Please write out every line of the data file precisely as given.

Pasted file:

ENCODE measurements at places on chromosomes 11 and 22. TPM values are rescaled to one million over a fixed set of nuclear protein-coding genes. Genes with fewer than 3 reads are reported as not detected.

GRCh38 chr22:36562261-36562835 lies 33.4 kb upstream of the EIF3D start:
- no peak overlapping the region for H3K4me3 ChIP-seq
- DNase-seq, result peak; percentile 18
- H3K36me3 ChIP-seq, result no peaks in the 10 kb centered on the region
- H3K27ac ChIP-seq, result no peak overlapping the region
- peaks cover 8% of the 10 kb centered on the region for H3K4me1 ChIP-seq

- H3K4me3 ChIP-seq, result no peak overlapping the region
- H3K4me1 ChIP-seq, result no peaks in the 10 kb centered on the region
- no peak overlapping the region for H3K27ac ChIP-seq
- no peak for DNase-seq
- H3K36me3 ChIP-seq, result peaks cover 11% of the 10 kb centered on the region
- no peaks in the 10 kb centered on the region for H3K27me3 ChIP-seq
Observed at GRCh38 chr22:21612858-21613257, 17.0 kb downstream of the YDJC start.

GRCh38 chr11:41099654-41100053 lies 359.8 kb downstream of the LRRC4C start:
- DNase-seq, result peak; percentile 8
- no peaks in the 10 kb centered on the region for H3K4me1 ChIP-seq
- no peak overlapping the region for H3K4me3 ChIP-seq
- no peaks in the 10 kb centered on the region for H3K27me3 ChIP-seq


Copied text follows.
ENCODE measurements at places on chromosomes 11 and 22. TPM values are rescaled to one million over a fixed set of nuclear protein-coding genes. Genes with fewer than 3 reads are reported as not detected.

GRCh38 chr22:36562261-36562835 lies 33.4 kb upstream of the EIF3D start:
- no peak overlapping the region for H3K4me3 ChIP-seq
- DNase-seq, result peak; percentile 18
- H3K36me3 ChIP-seq, result no peaks in the 10 kb centered on the region
- H3K27ac ChIP-seq, result no peak overlapping the region
- peaks cover 8% of the 10 kb centered on the region for H3K4me1 ChIP-seq

- H3K4me3 ChIP-seq, result no peak overlapping the region
- H3K4me1 ChIP-seq, result no peaks in the 10 kb centered on the region
- no peak overlapping the region for H3K27ac ChIP-seq
- no peak for DNase-seq
- H3K36me3 ChIP-seq, result peaks cover 11% of the 10 kb centered on the region
- no peaks in the 10 kb centered on the region for H3K27me3 ChIP-seq
Observed at GRCh38 chr22:21612858-21613257, 17.0 kb downstream of the YDJC start.

GRCh38 chr11:41099654-41100053 lies 359.8 kb downstream of the LRRC4C start:
- DNase-seq, result peak; percentile 8
- no peaks in the 10 kb centered on the region for H3K4me1 ChIP-seq
- no peak overlapping the region for H3K4me3 ChIP-seq
- no peaks in the 10 kb centered on the region for H3K27me3 ChIP-seq